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Superintendent: More needs to be done to prevent school thefts

A former Pearl Ridge secretary is suspected in a $69,000 crime

By Rob Shikina

POSTED:
LAST UPDATED: 06:55 a.m. HST, Jan 21, 2011



State Department of Education Superintendent Kathryn Matayoshi said yesterday the department needs to redouble its efforts to prevent the recurrence of large thefts at schools.

A former school secretary was arrested Wednesday in connection with the theft of $69,000 while working at Pearl Ridge Elementary School.

Matayoshi said the department already has policies "that when followed provide the appropriate internal controls." But staff shortages combined with new employees make enforcing some of those policies difficult.

"We need to get out there and make sure people know and understand the importance of those controls," she said. "We need to get back out there and do more training and reinforcement — make sure people understand the importance of each individual step in the internal controls process."

The department also has a small auditing unit that looks at school accounts and ensures procedures are being followed, but it is not large enough to cover schools statewide.

The secretary, who was terminated in September for undisclosed reasons, was arrested Wednesday at her home on Noheaiki Place in Waipahu on suspicion of one count of first-degree theft, one count of money laundering and 99 counts of second-degree forgery. She was released pending investigation.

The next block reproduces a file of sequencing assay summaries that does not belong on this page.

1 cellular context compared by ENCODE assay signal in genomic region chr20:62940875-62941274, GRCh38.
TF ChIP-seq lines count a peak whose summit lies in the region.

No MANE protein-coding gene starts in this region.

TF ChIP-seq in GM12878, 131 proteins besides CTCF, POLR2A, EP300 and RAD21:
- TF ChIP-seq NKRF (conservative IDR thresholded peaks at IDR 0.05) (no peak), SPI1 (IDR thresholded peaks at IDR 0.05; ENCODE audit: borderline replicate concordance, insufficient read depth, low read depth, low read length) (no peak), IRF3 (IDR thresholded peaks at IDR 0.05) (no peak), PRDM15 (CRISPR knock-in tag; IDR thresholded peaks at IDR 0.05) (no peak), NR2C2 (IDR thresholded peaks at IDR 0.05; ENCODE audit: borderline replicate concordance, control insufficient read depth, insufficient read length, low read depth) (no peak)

Police said the woman stole money between 2008 to 2010 by writing checks to herself while working for the department.

The department said the woman was hired in July 2000 as an educational assistant at the Pearl Ridge school . She became a clerk typist in 2003 and the school's secretary in June 2007.

Matayoshi said she couldn't comment on the investigation or why the secretary was terminated.

The woman is the second school secretary to be accused of stealing thousands of dollars from an elementary school within a year.

Last month, Janel Echiberi was sentenced to 450 hours of community service and required to write a letter of apology to Lehua Elementary School in Pearl City. While working as a school secretary, she stole more than $13,000 from fundraisers and donations that the school collected for student reward and enrichment programs.

Echiberi, 35, pleaded guilty to forgery and theft for using the school's Sam's Club credit card from 2004 to 2008 to buy tires, a king-size bed, a high-definition TV, a digital camera, clothing, food and alcohol. She also pleaded guilty to theft for putting her name on the school's payroll as a tutor and receiving three months of compensation even though she was not a tutor.

Matayoshi said learning of the thefts is like getting "hit in the stomach."






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